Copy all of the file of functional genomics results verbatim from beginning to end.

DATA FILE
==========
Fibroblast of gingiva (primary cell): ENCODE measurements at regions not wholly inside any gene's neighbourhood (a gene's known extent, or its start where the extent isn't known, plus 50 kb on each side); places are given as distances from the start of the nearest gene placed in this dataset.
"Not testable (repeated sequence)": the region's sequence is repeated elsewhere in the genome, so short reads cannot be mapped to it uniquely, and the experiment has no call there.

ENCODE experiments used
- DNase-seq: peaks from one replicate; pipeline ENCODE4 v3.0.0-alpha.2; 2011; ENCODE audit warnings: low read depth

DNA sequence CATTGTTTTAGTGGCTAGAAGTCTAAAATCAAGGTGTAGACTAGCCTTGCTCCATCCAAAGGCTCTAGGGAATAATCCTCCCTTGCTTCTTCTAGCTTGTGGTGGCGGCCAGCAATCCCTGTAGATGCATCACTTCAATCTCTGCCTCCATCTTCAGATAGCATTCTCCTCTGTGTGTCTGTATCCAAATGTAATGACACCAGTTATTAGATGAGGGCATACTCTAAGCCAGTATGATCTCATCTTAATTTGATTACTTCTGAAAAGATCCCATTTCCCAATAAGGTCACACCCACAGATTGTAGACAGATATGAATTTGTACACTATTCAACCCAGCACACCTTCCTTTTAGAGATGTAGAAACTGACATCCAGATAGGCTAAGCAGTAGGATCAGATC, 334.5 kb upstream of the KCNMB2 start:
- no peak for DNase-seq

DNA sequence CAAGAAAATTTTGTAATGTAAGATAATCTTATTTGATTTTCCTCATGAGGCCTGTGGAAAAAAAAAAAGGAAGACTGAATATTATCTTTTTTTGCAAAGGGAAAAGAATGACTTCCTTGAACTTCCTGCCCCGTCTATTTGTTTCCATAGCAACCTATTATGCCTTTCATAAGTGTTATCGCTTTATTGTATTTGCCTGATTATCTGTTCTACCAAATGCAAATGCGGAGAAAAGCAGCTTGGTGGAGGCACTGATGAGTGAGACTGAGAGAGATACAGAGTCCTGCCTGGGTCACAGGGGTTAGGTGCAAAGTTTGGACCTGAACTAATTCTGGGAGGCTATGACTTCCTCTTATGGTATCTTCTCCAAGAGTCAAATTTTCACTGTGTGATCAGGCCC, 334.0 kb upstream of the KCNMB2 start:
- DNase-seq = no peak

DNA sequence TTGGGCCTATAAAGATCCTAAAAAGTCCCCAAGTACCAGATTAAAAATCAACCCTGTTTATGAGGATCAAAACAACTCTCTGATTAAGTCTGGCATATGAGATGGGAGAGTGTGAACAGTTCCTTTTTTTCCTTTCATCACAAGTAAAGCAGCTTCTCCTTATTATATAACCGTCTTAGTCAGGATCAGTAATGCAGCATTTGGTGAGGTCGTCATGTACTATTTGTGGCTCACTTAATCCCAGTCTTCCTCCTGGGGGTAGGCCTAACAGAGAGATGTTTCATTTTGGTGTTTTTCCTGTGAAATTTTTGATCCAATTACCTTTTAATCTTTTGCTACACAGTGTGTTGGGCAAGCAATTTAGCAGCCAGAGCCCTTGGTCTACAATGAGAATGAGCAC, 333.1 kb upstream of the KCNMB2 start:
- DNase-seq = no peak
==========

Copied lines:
Fibroblast of gingiva (primary cell): ENCODE measurements at regions not wholly inside any gene's neighbourhood (a gene's known extent, or its start where the extent isn't known, plus 50 kb on each side); places are given as distances from the start of the nearest gene placed in this dataset.
"Not testable (repeated sequence)": the region's sequence is repeated elsewhere in the genome, so short reads cannot be mapped to it uniquely, and the experiment has no call there.

ENCODE experiments used
- DNase-seq: peaks from one replicate; pipeline ENCODE4 v3.0.0-alpha.2; 2011; ENCODE audit warnings: low read depth

DNA sequence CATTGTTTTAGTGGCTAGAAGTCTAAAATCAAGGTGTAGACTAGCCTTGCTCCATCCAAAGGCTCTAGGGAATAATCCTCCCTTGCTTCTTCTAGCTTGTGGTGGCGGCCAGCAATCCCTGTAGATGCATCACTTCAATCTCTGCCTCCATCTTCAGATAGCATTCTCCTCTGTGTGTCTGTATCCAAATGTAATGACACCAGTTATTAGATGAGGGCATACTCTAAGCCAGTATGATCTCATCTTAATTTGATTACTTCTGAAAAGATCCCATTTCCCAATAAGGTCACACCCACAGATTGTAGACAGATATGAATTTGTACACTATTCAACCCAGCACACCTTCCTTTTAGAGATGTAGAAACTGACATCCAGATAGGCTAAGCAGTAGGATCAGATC, 334.5 kb upstream of the KCNMB2 start:
- no peak for DNase-seq

DNA sequence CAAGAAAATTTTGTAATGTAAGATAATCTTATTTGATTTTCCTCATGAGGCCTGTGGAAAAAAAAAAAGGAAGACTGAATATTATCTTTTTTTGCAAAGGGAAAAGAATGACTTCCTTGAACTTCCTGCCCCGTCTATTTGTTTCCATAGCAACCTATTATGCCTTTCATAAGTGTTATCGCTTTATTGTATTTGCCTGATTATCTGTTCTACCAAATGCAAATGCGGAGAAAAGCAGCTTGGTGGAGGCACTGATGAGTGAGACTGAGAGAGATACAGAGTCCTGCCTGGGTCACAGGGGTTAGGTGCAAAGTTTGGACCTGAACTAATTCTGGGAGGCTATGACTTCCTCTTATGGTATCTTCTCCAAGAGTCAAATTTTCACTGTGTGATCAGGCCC, 334.0 kb upstream of the KCNMB2 start:
- DNase-seq = no peak

DNA sequence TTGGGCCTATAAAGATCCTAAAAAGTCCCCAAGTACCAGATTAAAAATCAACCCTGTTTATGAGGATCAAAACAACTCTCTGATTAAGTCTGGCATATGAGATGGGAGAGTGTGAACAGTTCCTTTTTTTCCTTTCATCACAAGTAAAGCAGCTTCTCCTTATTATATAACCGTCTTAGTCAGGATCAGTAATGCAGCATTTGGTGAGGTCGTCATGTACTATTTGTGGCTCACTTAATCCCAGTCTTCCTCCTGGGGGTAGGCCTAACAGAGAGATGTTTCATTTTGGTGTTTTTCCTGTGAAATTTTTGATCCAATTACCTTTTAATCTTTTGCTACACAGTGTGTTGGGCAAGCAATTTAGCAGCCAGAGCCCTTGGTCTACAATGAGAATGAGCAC, 333.1 kb upstream of the KCNMB2 start:
- DNase-seq = no peak